Well, I took a vacation from posting – as some of you may have noticed. It’s the summer though, so you can’t blame me for getting out there in the ‘world‘ and living a little. Among the things I missed out on covering, one of the most thrilling pieces of news to come out of this was:
With a plethora of gaming consoles already on the market, and mobile gaming making nearly every phone in the world into a mobile gaming mecha, the prospect of new technology always intrigues me. Last week the Ouya was announced via a Kickstarter campaign, and it practically made my ears pop off with intrigue. If you’ve not heard of what the Ouya is I’ll detail it for you in brief, and I’ll include the nice shiny trailer video too:
Now what does this mean for the future of gaming? Well, in my opinion, it just means to make the gaming world more impressive. I don’t think the intention is to wipe out Microsoft, Sony, or Nintendo. Those companies are megaliths of the industry, so I highly doubt it’ll put a dent in their revenue streams. The idea that the system is going to be using a ‘free-to-play’ and mobile business practice model is entirely up my alley!
I love hearing the word ‘developers’ used when discussing consoles. I think often times there’s so many hurdles to jump through to get a game onto a modern console these days. Developers feel intimidated by the high cost of publishing rights and the loss of artistic freedoms vs. company control.It’s no wonder that, in this day and age, mobile game development and the Android market system look so appealing.
The Ouya business model looks promising too:
The company will take a 30/70 percent split for any game you produce and want to port to console. This, to me, is fantastic. Here’s why. You get to craft and develop a game for Android software, which is a highly accessible marketplace. As a developer, you’ll be pulling 70% back in revenue towards any sales of your game. This blows my mind folks!
Considering that there’s no manufacturing fees, no hardware fees, etc. because all of the games will be digital download/free to play streamed it makes so much more logical business sense from a development stance. If you cut out certain expenses, you can reduce the size of fees, and increase the productivity and quality of development. The specs don’t look remarkably fantastic, which is a bummer.
If you’re a developer hoping for some Sony PS3 style next-gen graphics engine, then you’ll probably want to stand in line waiting for a publishing house to clear you. If you’re like me though, and a newbie developer, this is the greatest thing since sliced bread. It’ll give me a chance to bring designs into folks homes, rather than porting them to flash computer sites.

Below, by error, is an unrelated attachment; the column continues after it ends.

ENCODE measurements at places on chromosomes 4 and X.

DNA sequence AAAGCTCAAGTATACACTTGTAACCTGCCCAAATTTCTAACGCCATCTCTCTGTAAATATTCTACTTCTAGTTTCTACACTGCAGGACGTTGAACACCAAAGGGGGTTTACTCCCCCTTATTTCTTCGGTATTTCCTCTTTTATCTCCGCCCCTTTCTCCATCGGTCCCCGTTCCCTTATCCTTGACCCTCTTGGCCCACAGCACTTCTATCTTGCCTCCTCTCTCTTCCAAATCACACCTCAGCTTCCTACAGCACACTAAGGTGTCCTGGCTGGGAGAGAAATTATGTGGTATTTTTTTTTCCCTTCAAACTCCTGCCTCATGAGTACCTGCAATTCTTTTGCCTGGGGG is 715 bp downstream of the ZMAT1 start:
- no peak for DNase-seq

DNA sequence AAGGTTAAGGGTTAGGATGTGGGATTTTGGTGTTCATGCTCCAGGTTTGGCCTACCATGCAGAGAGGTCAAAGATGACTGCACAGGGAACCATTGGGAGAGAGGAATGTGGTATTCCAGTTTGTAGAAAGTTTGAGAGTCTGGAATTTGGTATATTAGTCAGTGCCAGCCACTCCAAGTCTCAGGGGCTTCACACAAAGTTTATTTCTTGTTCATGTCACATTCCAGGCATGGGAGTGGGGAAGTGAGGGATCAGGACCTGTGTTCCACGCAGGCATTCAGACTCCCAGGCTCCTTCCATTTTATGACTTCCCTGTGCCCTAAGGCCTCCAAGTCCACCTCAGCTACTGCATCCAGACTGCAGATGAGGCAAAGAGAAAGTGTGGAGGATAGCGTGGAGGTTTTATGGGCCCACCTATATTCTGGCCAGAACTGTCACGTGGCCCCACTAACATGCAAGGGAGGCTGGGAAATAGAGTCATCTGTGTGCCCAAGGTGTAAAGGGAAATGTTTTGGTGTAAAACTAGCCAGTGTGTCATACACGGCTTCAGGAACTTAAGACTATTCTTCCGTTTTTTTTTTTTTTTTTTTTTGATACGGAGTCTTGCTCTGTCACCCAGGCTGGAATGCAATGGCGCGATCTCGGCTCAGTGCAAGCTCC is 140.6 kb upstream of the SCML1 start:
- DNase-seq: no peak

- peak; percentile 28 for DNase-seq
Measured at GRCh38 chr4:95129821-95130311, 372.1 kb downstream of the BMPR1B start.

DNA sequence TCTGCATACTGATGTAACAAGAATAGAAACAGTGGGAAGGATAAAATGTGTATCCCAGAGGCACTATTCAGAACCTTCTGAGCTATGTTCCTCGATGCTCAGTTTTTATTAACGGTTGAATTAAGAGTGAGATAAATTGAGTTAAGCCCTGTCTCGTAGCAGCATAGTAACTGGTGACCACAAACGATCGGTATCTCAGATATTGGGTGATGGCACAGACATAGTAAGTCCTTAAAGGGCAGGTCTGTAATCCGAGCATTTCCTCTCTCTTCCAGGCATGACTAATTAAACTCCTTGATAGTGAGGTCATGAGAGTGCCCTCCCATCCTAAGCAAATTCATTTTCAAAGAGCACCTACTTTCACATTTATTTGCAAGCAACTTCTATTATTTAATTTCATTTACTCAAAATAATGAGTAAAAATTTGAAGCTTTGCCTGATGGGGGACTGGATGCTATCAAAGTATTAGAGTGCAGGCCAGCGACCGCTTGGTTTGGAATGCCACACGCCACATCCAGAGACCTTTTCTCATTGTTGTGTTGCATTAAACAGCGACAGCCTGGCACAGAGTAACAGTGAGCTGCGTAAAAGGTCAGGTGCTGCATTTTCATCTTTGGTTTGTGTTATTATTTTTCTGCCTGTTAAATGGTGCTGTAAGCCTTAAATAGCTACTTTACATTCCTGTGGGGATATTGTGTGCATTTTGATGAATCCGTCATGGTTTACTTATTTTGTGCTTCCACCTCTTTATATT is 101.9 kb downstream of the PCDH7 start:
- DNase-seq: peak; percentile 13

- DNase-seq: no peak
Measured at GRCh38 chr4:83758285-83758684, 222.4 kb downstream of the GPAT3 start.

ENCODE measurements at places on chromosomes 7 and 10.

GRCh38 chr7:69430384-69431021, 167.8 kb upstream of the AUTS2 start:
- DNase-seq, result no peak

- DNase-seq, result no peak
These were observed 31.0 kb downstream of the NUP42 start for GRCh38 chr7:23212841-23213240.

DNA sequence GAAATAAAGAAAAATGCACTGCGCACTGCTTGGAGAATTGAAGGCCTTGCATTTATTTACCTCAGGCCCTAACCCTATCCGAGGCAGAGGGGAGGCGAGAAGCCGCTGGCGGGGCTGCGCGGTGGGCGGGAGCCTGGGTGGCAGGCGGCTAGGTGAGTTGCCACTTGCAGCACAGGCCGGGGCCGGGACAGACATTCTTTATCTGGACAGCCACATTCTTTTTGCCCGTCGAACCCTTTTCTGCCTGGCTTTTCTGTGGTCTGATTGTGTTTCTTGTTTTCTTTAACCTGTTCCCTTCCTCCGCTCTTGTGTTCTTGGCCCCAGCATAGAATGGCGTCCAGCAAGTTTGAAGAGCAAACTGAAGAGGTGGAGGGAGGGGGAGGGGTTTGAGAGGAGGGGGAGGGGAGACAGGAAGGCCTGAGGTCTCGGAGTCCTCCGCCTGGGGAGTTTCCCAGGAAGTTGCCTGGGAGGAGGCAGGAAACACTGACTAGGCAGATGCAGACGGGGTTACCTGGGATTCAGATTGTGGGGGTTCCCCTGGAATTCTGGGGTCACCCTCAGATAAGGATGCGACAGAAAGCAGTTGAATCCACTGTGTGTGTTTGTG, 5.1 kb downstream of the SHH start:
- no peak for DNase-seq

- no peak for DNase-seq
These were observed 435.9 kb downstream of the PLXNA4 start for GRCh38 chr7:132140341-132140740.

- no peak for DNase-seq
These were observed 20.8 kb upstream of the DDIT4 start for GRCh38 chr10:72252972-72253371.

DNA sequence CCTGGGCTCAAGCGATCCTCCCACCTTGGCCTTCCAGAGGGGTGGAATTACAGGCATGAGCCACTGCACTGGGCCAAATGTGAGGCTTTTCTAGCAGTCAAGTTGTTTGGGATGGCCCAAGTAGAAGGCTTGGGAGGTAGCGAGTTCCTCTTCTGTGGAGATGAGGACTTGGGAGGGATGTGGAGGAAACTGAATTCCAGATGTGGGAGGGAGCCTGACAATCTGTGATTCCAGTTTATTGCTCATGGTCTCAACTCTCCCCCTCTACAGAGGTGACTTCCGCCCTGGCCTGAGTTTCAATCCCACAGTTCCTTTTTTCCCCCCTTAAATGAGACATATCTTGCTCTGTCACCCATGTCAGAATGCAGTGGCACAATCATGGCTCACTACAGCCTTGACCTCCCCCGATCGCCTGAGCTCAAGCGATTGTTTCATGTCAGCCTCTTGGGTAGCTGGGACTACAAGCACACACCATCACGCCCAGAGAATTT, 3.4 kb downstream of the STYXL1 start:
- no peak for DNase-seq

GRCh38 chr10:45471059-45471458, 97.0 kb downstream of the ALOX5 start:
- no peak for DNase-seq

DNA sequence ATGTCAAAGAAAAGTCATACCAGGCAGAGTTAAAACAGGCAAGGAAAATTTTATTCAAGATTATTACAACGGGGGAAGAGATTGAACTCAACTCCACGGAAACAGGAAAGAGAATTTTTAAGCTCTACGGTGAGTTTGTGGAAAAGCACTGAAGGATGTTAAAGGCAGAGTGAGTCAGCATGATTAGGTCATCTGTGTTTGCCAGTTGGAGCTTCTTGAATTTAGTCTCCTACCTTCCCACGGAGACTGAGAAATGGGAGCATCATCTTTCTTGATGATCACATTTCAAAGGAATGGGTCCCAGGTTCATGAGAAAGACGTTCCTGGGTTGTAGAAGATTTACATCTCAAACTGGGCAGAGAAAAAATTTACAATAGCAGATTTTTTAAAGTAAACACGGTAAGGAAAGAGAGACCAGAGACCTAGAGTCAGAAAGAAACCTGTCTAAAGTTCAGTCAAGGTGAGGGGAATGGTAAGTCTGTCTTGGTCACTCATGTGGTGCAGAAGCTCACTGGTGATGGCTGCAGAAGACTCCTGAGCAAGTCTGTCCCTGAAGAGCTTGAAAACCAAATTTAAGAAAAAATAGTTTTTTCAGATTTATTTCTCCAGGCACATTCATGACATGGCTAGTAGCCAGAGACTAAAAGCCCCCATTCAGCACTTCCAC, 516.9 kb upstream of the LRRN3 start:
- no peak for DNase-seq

Here’s the Ouya’s specs:
- Tegra 3 quad-core processor
- 1 GB RAM
- 8 GB Flash Storage
- HDMI input that supports up to 1080p HD
- WiFi 802.11 b/g/n
- Bluetooth LE 4.0
- USB 2.0
- Wireless Controller w/ standard controls + touchpad
- Android 4.0
Now while I’m infatuated with the idea, of course I’m still skeptical. Any new technology is going to make a person nervous before they can actually see it in action. I’ve been hearing rumors that Valve may be releasing their own Steam Box console for homes as well and, if that’s the case, we many have a battle on our hands. The Steam market is already highly prolific and loved by many gamers and devs alike – so Ouya is going to have to claw to prove that their product is superior early on. My biggest suggestion to the development team would be this:
Mark Bartlet, President/Founder of the AbleGamers Foundation, coined this term two days ago in an article he wrote for their site. I couldn’t be more in agreement with his statements, and if you want to read the full article you can. Essentially, Barlet discusses the term of ‘accessibility’ and sometimes how that term can make development seem difficult, frustrating, and down right hard. He decided at a recent conference that he’d try and devise a different approach to how developers look at games and coined this term.
1. Making sure content includes everyone, regardless of ability.
2. Design so that everyone can enjoy and appreciate the fruits of creative labor.
In the case of the Ouya, I see tons of potential here to be played with. The idea that the entire system is open to tweaking and hardware reconfiguration, peripherals can be toyed with, etc. It’s like a game developer’s LEGO set! I think if the Ouya staff, and future developers for the console, focus on the idea of includification the console will succeed. The games, and hardware, need to be versatile – flow with the accessible punches so that it doesn’t become an ‘exclusives’ war like the major console brands.
Gaming should be for everyone, and if developers and hardware designers can work together I don’t see why games can’t include ALL types of players. I can’t wait to see what comes of this system, and you’ll bet I’ll probably own one at some point. The price point is set at around $99.00 at the moment, and that’s a wonderful price for the plethora of games they wish to display near launch time. There seem to be tons of major developers in support of the project, and so I can only say I’m one of the indies waiting to get my hands dirty with this new IP.
Here’s to you Ouya! You’re shaking up the status-quo and I hope that it brings game development to new levels! You’ve already raised up past $5 MILLION dollars with 3 WEEKS to go – so RUN with these funds and MAKE it happen! THIS DEVELOPER would love to see it in his living room – that’s for certain. If you believe that the Ouya is the future of in-home gaming – feel free to stop by their Kickstarter and dump a little love to their console dreams!
Chad K. aka Gastrogamer